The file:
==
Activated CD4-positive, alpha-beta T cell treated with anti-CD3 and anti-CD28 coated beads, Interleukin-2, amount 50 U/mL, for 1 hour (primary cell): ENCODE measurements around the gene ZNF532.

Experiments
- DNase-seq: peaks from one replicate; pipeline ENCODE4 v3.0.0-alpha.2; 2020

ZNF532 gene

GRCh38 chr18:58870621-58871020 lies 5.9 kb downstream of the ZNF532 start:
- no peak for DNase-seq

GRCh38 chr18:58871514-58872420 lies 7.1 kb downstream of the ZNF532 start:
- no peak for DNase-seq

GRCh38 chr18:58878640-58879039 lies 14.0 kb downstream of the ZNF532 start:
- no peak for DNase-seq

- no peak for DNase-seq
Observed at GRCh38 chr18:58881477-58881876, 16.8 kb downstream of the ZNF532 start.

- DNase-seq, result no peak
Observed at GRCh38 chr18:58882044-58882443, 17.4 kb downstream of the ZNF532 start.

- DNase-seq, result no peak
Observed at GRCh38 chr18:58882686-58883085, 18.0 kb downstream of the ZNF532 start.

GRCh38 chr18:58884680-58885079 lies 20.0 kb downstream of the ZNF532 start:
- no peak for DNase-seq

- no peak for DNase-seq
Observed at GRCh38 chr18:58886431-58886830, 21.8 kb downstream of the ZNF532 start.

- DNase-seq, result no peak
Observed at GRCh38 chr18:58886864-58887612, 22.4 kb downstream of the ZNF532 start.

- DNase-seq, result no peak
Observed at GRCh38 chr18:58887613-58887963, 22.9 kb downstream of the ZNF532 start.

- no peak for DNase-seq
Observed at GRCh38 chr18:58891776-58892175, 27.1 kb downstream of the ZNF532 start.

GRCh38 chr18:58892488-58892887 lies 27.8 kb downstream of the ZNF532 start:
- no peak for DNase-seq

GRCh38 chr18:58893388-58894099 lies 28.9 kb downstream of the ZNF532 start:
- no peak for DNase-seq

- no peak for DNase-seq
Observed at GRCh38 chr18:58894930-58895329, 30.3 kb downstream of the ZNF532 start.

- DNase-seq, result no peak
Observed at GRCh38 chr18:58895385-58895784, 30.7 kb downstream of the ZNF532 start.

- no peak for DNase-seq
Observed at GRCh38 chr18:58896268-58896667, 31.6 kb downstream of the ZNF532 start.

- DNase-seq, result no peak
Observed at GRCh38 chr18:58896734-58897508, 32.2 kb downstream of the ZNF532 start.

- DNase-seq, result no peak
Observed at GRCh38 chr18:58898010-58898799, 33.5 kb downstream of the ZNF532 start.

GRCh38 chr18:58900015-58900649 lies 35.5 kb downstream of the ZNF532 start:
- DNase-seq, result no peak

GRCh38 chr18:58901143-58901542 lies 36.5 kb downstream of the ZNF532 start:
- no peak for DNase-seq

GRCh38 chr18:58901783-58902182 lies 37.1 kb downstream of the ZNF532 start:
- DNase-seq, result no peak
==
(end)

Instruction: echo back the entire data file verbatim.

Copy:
Activated CD4-positive, alpha-beta T cell treated with anti-CD3 and anti-CD28 coated beads, Interleukin-2, amount 50 U/mL, for 1 hour (primary cell): ENCODE measurements around the gene ZNF532.

Experiments
- DNase-seq: peaks from one replicate; pipeline ENCODE4 v3.0.0-alpha.2; 2020

ZNF532 gene

GRCh38 chr18:58870621-58871020 lies 5.9 kb downstream of the ZNF532 start:
- no peak for DNase-seq

GRCh38 chr18:58871514-58872420 lies 7.1 kb downstream of the ZNF532 start:
- no peak for DNase-seq

GRCh38 chr18:58878640-58879039 lies 14.0 kb downstream of the ZNF532 start:
- no peak for DNase-seq

- no peak for DNase-seq
Observed at GRCh38 chr18:58881477-58881876, 16.8 kb downstream of the ZNF532 start.

- DNase-seq, result no peak
Observed at GRCh38 chr18:58882044-58882443, 17.4 kb downstream of the ZNF532 start.

- DNase-seq, result no peak
Observed at GRCh38 chr18:58882686-58883085, 18.0 kb downstream of the ZNF532 start.

GRCh38 chr18:58884680-58885079 lies 20.0 kb downstream of the ZNF532 start:
- no peak for DNase-seq

- no peak for DNase-seq
Observed at GRCh38 chr18:58886431-58886830, 21.8 kb downstream of the ZNF532 start.

- DNase-seq, result no peak
Observed at GRCh38 chr18:58886864-58887612, 22.4 kb downstream of the ZNF532 start.

- DNase-seq, result no peak
Observed at GRCh38 chr18:58887613-58887963, 22.9 kb downstream of the ZNF532 start.

- no peak for DNase-seq
Observed at GRCh38 chr18:58891776-58892175, 27.1 kb downstream of the ZNF532 start.

GRCh38 chr18:58892488-58892887 lies 27.8 kb downstream of the ZNF532 start:
- no peak for DNase-seq

GRCh38 chr18:58893388-58894099 lies 28.9 kb downstream of the ZNF532 start:
- no peak for DNase-seq

- no peak for DNase-seq
Observed at GRCh38 chr18:58894930-58895329, 30.3 kb downstream of the ZNF532 start.

- DNase-seq, result no peak
Observed at GRCh38 chr18:58895385-58895784, 30.7 kb downstream of the ZNF532 start.

- no peak for DNase-seq
Observed at GRCh38 chr18:58896268-58896667, 31.6 kb downstream of the ZNF532 start.

- DNase-seq, result no peak
Observed at GRCh38 chr18:58896734-58897508, 32.2 kb downstream of the ZNF532 start.

- DNase-seq, result no peak
Observed at GRCh38 chr18:58898010-58898799, 33.5 kb downstream of the ZNF532 start.

GRCh38 chr18:58900015-58900649 lies 35.5 kb downstream of the ZNF532 start:
- DNase-seq, result no peak

GRCh38 chr18:58901143-58901542 lies 36.5 kb downstream of the ZNF532 start:
- no peak for DNase-seq

GRCh38 chr18:58901783-58902182 lies 37.1 kb downstream of the ZNF532 start:
- DNase-seq, result no peak